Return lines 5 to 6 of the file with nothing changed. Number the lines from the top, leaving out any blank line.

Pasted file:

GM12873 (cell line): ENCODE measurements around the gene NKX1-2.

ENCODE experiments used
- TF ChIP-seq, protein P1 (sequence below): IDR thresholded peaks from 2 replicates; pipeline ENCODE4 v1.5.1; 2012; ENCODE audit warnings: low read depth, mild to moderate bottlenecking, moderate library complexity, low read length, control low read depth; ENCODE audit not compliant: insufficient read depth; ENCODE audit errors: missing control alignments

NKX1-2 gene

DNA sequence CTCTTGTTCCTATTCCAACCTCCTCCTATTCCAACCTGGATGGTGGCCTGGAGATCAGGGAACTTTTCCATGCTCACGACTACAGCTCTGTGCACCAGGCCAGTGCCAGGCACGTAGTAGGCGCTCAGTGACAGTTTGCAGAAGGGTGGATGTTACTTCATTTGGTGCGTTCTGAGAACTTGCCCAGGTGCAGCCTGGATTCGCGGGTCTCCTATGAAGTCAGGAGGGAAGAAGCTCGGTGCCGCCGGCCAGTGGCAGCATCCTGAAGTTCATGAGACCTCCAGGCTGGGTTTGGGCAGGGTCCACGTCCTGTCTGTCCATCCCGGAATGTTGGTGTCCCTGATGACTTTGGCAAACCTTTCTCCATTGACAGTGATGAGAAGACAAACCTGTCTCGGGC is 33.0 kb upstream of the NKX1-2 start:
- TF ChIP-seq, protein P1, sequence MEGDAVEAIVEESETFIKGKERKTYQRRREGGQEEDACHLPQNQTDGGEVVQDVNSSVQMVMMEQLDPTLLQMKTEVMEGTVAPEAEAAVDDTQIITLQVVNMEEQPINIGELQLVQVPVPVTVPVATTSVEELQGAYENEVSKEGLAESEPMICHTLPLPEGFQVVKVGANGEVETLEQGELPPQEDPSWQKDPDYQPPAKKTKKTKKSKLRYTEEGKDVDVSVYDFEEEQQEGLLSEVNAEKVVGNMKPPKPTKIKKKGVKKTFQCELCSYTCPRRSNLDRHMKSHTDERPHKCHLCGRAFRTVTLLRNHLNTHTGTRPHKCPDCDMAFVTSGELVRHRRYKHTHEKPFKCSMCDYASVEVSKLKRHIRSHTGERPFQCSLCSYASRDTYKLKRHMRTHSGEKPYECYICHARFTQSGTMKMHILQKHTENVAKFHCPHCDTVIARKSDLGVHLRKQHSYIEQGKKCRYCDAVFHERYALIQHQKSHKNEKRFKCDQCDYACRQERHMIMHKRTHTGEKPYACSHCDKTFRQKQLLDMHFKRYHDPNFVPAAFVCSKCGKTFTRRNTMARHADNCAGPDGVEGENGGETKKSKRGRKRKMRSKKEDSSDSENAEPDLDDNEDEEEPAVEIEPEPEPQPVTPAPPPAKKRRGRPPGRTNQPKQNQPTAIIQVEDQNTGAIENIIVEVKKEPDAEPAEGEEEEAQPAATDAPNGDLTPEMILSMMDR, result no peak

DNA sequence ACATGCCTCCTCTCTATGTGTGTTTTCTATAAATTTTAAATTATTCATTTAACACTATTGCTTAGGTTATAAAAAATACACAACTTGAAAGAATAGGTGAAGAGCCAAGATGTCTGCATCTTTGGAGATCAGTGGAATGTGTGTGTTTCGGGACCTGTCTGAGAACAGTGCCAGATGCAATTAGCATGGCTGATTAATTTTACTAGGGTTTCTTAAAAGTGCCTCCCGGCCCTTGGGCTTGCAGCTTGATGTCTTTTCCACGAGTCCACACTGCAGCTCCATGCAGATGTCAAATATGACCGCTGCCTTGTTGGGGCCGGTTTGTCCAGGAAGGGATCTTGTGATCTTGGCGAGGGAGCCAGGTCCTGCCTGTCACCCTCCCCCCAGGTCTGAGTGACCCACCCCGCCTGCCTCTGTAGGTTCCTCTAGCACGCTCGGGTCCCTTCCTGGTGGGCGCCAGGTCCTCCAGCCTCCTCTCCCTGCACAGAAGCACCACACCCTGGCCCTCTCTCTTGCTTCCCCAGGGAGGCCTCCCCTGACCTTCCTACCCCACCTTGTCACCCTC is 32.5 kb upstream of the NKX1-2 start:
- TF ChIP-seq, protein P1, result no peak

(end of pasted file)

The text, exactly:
DNA sequence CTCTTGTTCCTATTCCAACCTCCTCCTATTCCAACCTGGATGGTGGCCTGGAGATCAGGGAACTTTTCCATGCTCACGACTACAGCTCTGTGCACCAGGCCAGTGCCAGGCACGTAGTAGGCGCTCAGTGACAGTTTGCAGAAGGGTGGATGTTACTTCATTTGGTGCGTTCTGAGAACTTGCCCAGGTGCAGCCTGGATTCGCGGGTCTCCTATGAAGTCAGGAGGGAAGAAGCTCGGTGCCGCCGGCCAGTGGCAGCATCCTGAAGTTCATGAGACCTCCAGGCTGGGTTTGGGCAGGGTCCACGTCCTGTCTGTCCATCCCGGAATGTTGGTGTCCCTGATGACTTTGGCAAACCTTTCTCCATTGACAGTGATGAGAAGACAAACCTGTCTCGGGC is 33.0 kb upstream of the NKX1-2 start:
- TF ChIP-seq, protein P1, sequence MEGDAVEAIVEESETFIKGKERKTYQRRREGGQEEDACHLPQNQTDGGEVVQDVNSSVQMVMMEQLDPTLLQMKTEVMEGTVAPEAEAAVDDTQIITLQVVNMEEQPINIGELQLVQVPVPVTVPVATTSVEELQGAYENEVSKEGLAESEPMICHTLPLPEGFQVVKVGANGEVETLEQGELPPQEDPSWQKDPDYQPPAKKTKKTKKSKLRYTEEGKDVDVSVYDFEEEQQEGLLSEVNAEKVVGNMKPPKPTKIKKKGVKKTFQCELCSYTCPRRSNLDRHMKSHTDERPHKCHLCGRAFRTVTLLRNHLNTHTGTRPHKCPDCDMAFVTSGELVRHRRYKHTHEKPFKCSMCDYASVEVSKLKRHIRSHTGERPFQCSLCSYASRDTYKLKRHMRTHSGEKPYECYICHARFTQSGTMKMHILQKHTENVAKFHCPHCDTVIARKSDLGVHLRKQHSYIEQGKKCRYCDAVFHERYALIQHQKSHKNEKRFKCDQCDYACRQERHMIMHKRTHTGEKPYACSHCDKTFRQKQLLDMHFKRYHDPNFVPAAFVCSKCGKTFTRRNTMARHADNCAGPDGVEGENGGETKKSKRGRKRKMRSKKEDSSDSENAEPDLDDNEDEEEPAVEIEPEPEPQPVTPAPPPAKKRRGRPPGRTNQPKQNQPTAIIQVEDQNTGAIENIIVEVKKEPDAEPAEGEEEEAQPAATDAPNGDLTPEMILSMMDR, result no peak